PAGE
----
For many respondents, this was the first event they were able to attend since the beginning of the COVID-19 pandemic, and, therefore, found this procedure acceptable for the festival to take place. None of the participants reported concerns regarding the intrusiveness of the test or the way personal data were handled. Respondents agreed that the cost of the test was marginal with respect to the overall price of the ticket, and, therefore, accessible, even for families or large group bookings. Some participants in the older age groups feared to experience technological difficulties while carrying out the videoed test. Nevertheless, they were willing to do it and were able to successfully complete the procedure.

Although the safety protocol implied that videoed self-tests were reviewed by a professional, one respondent had doubts that all videos were being checked, given the large amount of festival attendees and the short time window between the test submission and the start of the festival. However, another respondent believed that there was someone manually checking the videos given that test results were not made available immediately.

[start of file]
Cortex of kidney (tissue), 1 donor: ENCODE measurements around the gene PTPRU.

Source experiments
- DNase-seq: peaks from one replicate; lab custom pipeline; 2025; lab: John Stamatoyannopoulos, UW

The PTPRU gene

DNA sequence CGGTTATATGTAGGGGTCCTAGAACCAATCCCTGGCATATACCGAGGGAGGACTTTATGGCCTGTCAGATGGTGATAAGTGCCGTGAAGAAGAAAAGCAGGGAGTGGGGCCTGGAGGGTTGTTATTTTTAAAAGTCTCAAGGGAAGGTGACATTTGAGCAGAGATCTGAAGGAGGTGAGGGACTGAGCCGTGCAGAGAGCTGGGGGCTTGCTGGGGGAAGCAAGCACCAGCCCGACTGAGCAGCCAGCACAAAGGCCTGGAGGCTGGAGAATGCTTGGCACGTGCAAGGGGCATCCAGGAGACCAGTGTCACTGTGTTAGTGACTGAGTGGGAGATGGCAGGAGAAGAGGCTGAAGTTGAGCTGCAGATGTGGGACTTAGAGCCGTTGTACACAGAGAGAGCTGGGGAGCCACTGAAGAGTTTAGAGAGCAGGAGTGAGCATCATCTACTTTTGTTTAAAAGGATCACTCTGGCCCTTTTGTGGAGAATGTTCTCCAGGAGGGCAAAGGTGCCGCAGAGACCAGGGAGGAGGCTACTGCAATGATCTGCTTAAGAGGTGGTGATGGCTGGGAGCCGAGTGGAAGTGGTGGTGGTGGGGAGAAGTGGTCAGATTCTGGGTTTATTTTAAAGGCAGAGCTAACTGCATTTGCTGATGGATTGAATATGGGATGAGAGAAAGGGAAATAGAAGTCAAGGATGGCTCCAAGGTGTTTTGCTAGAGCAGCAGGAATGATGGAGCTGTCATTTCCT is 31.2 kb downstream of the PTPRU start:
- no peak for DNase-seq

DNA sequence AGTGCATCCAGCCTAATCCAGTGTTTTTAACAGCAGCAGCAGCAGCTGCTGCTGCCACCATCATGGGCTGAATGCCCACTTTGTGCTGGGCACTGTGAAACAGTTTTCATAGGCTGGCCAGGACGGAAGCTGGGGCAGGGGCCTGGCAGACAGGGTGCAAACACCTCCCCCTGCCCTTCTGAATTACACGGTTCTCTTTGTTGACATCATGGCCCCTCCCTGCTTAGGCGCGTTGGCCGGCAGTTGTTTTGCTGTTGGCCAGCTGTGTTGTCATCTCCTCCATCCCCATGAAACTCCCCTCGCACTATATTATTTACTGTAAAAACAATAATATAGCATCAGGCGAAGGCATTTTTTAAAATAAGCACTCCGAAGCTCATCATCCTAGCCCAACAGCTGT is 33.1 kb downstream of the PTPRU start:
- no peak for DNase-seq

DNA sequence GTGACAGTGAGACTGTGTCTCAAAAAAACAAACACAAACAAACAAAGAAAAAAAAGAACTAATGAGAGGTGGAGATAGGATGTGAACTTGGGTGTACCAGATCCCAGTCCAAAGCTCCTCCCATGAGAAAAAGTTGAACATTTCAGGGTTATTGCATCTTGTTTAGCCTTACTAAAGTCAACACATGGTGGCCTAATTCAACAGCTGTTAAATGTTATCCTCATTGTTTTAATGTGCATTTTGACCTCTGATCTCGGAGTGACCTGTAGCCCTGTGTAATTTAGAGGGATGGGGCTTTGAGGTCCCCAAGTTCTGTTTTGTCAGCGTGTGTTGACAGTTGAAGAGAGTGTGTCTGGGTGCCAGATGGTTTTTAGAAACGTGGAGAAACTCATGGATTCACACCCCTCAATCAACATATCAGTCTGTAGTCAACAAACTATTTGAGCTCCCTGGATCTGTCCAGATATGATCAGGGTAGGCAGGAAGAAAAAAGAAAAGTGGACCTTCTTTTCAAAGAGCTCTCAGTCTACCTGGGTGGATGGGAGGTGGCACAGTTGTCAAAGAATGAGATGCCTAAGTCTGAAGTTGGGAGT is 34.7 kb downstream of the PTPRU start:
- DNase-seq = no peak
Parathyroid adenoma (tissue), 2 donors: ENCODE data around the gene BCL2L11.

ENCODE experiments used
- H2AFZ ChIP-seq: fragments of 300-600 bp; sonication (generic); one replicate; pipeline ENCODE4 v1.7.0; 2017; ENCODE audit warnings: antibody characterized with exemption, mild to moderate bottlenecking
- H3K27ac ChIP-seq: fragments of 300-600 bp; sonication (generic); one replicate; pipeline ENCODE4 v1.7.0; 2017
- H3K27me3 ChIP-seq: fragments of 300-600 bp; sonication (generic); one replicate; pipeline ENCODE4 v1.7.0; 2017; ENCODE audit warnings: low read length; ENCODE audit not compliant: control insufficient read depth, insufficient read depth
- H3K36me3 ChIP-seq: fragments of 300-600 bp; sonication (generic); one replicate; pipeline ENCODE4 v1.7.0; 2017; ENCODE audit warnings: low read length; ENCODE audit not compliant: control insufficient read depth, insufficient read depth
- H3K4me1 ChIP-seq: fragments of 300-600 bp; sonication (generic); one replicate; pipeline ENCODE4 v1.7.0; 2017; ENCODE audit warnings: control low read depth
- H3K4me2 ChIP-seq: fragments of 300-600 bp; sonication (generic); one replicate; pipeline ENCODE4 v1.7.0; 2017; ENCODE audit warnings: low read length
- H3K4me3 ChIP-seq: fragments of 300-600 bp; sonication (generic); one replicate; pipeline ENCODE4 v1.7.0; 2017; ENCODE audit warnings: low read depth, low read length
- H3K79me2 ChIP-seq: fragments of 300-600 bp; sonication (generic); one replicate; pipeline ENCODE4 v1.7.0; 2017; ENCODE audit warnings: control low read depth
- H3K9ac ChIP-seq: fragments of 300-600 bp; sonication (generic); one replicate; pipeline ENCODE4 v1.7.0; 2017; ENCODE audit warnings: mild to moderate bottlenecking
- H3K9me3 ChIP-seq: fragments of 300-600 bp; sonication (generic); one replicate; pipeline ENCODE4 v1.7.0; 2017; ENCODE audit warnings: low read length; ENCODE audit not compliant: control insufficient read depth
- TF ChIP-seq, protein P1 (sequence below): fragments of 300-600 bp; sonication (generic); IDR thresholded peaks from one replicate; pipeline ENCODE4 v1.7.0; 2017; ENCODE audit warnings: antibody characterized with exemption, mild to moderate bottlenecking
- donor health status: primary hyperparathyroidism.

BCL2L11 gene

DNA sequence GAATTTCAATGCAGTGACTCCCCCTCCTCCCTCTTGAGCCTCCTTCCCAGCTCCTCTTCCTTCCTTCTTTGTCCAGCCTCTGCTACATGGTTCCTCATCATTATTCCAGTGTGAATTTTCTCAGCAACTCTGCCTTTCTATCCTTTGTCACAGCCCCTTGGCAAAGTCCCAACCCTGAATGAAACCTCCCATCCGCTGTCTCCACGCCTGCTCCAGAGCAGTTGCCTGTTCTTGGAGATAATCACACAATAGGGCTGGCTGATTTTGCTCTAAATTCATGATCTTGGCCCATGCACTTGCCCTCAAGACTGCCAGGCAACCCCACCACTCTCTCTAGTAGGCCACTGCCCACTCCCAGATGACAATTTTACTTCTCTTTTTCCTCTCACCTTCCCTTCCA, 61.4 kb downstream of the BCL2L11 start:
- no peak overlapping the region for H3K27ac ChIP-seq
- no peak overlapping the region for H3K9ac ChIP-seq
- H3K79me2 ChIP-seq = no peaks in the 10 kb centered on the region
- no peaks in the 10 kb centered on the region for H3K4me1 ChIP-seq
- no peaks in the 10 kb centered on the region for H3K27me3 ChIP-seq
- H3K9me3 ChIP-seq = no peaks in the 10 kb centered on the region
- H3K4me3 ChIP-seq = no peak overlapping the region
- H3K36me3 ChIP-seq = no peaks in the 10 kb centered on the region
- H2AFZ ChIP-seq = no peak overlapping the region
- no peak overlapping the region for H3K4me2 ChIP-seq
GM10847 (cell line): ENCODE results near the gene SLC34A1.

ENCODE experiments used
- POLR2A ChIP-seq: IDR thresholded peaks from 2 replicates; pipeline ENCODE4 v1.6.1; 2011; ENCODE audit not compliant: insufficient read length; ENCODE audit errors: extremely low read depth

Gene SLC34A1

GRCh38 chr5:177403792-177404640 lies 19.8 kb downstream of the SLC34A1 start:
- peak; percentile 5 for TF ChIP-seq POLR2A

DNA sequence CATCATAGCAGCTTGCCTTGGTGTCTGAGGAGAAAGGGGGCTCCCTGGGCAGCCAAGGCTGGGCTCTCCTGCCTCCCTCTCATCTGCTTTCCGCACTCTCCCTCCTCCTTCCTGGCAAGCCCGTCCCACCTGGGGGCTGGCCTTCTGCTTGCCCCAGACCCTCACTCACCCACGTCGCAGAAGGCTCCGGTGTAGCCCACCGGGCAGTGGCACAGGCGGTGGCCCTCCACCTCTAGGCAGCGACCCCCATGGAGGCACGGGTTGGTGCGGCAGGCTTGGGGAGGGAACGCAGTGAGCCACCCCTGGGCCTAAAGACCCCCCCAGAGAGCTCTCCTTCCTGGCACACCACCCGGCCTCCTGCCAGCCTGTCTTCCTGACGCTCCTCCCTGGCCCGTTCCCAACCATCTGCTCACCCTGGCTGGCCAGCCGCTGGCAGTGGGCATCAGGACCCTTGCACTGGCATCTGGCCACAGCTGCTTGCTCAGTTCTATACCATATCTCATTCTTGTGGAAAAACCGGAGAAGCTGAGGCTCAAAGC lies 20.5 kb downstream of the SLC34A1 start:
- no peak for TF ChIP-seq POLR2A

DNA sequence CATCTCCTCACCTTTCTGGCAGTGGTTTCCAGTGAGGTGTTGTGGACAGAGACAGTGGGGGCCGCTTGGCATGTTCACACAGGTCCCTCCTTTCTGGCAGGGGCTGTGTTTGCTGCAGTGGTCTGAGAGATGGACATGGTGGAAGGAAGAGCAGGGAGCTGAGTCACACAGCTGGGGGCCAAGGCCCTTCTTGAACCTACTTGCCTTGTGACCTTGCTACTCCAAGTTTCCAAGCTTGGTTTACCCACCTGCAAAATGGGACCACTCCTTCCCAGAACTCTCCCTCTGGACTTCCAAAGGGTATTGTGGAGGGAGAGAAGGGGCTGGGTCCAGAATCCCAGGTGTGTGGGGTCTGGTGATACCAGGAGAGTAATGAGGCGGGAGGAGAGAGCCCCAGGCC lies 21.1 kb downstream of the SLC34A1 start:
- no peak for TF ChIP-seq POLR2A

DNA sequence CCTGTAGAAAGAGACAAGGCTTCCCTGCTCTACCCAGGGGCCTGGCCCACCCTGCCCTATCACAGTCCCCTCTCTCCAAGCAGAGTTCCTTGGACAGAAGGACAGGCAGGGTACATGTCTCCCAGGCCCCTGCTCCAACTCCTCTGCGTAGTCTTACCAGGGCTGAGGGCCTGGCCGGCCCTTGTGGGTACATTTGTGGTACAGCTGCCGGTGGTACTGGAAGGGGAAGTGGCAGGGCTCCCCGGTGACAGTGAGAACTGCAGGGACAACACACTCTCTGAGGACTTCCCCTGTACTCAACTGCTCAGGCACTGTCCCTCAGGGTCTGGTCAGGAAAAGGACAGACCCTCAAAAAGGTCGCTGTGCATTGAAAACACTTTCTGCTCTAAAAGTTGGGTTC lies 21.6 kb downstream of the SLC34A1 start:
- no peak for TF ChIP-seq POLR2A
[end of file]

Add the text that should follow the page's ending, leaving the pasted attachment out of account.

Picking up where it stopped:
The fact that you had to give it in, but the time scales were such that you wouldn't necessarily get replies at certain points made me believe that there was a real person watching them all. … And that gave me a reassurance (P2, age 53).

We asked participants about the impact of videoed testing on their confidence in self-testing. The majority did not notice any change in confidence in their self-testing technique after carrying out a videoed test, since they were used to testing regularly before attending the event. However, one respondent said that the videoed aspect of it might have had a positive impact on her self-testing technique: